All the Truth Is Out: The Week Politics Went Tabloid, by Matt Bai. 263 pp. Alfred A. Knopf. $26.95.
"This whole business of '87 is flypaper to me," Gary Hart said. "I want to get unstuck."
Hart's self-image — of being glued to a pest-strip and pleading for release — remains accurate, even though he offered it in an interview a dozen years ago. He had been the front-runner in the Democratic Party's 1988 presidential campaign, but then the Miami Herald responded to an anonymous tip that Hart — a married man — was having an affair. The newspaper's reporters staked out his Capitol Hill home and discovered his friendship, possibly intimate, with a young woman named Donna Rice. Hart and Rice admitted to no wrongdoing, with Rice saying "no" three separate times when asked if she and Hart had had "sexual relations." Although both insisted that the press had no right to invade their privacy with its questioning, the media typhoon pounded the two, washing Hart out of the race and into political limbo, where he languishes today.
Hart seems resigned to his status. Otherwise he probably wouldn't have cooperated with Matt Bai, a former New York Times Magazine reporter, who examines the episode and its impact on the press and politics in All the Truth Is Out. Bai writes about Hart's terrible year with empathy, calling his "humiliation ... the first in a seemingly endless parade of exaggerated scandals and public floggings," denying the political process the best and the brightest.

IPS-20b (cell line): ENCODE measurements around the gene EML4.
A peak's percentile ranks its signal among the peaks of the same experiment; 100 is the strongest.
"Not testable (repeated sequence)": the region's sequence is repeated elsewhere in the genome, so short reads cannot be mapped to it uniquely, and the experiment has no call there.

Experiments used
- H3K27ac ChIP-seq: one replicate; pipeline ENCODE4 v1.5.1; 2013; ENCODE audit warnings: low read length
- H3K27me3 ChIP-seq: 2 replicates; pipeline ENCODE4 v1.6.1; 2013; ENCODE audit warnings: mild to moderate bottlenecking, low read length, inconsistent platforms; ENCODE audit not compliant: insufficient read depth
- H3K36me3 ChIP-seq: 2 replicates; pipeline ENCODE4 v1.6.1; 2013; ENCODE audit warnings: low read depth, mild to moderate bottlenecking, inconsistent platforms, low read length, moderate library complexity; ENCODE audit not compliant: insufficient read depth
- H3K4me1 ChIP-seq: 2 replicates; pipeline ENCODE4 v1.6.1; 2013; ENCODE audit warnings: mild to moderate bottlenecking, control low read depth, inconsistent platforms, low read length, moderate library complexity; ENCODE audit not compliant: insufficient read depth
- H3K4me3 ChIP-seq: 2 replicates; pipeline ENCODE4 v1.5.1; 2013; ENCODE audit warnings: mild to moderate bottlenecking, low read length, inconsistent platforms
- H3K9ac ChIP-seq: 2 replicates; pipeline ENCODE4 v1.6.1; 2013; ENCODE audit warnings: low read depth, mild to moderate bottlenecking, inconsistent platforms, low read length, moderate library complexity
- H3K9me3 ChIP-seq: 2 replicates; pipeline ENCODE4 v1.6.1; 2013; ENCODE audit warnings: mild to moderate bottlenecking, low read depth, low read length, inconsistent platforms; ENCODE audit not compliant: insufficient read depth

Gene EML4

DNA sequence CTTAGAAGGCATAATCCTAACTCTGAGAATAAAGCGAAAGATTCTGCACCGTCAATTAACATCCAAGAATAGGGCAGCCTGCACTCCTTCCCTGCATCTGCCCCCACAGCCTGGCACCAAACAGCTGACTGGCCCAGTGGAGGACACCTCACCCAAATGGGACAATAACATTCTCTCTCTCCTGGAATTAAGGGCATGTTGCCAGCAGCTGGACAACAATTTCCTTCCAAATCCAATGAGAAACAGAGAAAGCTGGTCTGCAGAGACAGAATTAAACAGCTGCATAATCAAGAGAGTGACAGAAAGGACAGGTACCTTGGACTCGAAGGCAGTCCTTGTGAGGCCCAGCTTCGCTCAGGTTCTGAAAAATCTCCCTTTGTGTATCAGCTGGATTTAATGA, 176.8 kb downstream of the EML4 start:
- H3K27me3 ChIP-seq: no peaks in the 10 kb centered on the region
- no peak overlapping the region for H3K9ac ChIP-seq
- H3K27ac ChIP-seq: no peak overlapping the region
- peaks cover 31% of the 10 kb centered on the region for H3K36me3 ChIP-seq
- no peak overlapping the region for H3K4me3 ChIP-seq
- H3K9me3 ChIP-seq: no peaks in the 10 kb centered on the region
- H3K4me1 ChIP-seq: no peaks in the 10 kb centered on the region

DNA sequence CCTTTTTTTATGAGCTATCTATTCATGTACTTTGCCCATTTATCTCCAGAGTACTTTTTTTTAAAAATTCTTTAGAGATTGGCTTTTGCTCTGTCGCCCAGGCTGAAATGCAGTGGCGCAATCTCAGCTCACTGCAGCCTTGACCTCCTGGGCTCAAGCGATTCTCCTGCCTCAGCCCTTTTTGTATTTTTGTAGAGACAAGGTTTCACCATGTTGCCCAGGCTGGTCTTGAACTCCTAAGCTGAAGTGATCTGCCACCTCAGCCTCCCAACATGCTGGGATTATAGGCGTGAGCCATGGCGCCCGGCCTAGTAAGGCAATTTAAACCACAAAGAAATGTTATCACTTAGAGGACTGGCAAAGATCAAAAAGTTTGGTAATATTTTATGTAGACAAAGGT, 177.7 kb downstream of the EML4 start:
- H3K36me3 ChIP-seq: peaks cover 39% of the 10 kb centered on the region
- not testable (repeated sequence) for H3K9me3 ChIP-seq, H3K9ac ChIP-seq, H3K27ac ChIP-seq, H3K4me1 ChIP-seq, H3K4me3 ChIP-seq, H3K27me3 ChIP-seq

Reporters had previously ignored the extramural sexual adventures of such presidents as Kennedy and Johnson, so where did they get off targeting Hart's personal life? Bai, who collected Hart's flypaper complaint for a 2003 Times profile, concedes that Hart did himself no favors in his handling of the press, but he expresses his deepest disdain for the reporters who carried "political journalism into dark and unexplored waters." To his credit, even though Bai admires Hart and thinks he got a raw deal, he doesn't stack the deck, allowing readers to consider the evidence and acquit or convict as they see fit.
An unspoken rule of Washington political coverage had long dictated that a politician's sexual dalliances could be ignored as long as he remained circumspect about them. Only when embarrassing moments in a politician's personal life became too public to overlook — as in 1974 when the police pulled Representative Wilbur Mills's weaving car over and a stripper leapt out, or in 1976 when a "secretary" blabbed to reporters that Representative Wayne Hays had placed her on his staff payroll to provide him with sexual services — would the press serve up sexual dirt.